July 25, 2014

Dylan Pahman: Climate Change, the Green Patriarch, and the Disposition of Fear

Dylan Pahman

Source: Acton Powerblog | Dylan Pahman Today at First Things’ On the Square feature, I question the tone and timing of Patriarch Batholomew’s recent message on climate change. While I do not object to him making a statement about the subject in conjunction with the opening of the Warsaw Climate Change Conference, his initial reference, then silence, with regards to Typhoon Haiyan while other religious leaders offered their prayer, sympathy, and support to those affected, is disappointing. I write, While other religious leaders offered prayer and tangible support, all that has come from the Phanar is an environmental statement. Hurting people need practical and pastoral help, not politics. An additionally troubling aspect of the problem comes from his clear implication that the typhoon was caused, or at least intensified, by anthropogenic climate change, using this tragedy to advocate for a political cause through a disposition of fear: This week — even as … [Read more...]

Patriarch Bartholomew Coddles Environmental Extremists

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- Taking care of the environment involves more than clean air, clean water, recycling and the other factors that we usually associate with responsible stewardship. It also involves ideas about the economy, human relationships, structuring communities, the meaning and value of work, the value of the unborn and aged and so forth. Every environmental program incorporates ideas about these factors even if they are not explicitly stated. In order to think clearly about environmental care, we have to look past the surface and examine the ideas that make up any environmental program. We have to ask ourselves do the programs promote human flourishing or impede it? Are trees and animals valued at the expense of the human person? Is man a blight on the earth who should be restricted from meaningful work and prosperity, or is his role as steward of creation a blessing to it? Below is an essay written for AOI by an anonymous author (I agreed to withhold the author's name) that describes the … [Read more...]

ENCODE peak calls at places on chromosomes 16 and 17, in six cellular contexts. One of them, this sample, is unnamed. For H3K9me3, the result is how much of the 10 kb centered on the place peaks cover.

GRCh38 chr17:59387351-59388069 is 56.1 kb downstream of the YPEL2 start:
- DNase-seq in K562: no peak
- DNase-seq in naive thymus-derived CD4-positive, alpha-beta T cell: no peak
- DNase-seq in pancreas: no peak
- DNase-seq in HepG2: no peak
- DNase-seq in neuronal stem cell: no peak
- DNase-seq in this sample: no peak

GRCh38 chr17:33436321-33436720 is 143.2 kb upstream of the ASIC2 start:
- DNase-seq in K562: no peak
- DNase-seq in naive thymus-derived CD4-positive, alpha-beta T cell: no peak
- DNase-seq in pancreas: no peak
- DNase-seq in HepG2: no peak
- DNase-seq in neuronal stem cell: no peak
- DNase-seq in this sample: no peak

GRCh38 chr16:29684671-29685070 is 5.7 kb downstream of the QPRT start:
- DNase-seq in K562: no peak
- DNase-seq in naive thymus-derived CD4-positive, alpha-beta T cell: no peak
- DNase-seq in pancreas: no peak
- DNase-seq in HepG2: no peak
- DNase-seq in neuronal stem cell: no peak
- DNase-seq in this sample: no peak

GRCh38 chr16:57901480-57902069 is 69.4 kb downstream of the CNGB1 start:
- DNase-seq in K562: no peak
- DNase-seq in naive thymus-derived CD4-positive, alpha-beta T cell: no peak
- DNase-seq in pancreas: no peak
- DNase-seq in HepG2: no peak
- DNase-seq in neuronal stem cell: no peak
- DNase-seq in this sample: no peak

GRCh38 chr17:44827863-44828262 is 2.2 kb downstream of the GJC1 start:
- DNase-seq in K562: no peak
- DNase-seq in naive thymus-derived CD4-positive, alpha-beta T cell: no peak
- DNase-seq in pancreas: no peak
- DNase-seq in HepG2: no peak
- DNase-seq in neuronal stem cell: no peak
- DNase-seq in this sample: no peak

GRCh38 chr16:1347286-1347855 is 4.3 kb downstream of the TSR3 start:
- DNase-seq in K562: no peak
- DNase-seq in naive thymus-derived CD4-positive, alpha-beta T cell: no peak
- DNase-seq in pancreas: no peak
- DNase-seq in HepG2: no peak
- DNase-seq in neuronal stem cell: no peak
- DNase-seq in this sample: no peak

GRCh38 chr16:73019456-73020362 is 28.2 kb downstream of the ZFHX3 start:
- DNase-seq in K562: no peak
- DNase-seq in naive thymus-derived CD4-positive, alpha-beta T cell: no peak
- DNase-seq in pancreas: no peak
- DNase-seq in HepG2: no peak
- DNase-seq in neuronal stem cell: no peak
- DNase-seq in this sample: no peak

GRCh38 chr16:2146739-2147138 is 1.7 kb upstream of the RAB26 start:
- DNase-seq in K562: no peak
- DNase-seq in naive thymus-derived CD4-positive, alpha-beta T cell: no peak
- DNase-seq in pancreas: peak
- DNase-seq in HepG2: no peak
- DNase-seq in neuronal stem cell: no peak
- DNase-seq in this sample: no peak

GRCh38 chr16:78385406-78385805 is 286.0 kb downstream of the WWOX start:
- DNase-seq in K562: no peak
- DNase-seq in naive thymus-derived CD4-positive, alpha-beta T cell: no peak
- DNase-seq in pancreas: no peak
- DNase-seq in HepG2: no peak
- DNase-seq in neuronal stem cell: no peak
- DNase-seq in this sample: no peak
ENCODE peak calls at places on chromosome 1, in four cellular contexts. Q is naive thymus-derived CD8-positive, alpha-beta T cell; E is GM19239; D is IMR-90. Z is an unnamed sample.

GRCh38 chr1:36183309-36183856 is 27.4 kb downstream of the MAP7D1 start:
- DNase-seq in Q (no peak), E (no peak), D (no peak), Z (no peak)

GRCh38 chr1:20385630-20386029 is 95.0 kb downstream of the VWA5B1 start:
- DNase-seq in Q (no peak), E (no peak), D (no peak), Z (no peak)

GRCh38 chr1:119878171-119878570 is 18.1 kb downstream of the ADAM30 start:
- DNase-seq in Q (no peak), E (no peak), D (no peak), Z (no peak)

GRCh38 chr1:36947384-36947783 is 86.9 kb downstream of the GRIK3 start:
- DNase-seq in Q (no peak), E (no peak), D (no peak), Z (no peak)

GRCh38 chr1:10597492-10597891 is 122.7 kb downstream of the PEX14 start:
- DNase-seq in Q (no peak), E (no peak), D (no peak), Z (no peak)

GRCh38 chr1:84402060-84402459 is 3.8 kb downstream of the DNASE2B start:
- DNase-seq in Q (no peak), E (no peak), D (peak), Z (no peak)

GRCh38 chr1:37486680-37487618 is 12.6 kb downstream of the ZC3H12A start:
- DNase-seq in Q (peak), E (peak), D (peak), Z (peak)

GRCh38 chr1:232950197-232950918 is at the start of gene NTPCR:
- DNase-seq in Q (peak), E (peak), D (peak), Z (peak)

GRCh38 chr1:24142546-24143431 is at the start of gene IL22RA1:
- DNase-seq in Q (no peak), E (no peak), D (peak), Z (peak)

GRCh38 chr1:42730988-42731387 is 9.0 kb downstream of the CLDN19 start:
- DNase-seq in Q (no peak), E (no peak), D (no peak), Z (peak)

Christian Environmentalism that ‘Costs me Nothing’

Ascesis in the desert?

By John Couretas In his June 18 keynote address at the opening ceremony of the Halki Summit in Turkey, Ecumenical Patriarch Bartholomew looked forward to the start of the Rio +20 United Nations Conference on Sustainability, June 20-22. He noted that attendees at his environmental gathering were “deeply frustrated with the stubborn resistance and reluctant advancement of earth-friendly policies and practices.” He called for greater sacrifice and personal responsibility (emphasis added in the quote below): Permit us to propose that perhaps the reason for this hesitation and hindrance may lie in the fact that we are unwilling to accept personal responsibility and demonstrate personal sacrifice. In the Orthodox Christian tradition, we refer to this “missing dimension” as ascesis, which could be translated as abstinence and moderation, or – better still – simplicity and frugality. The truth is that we resist any demand for self-restraint and self-control. [ … ] Each of us is … [Read more...]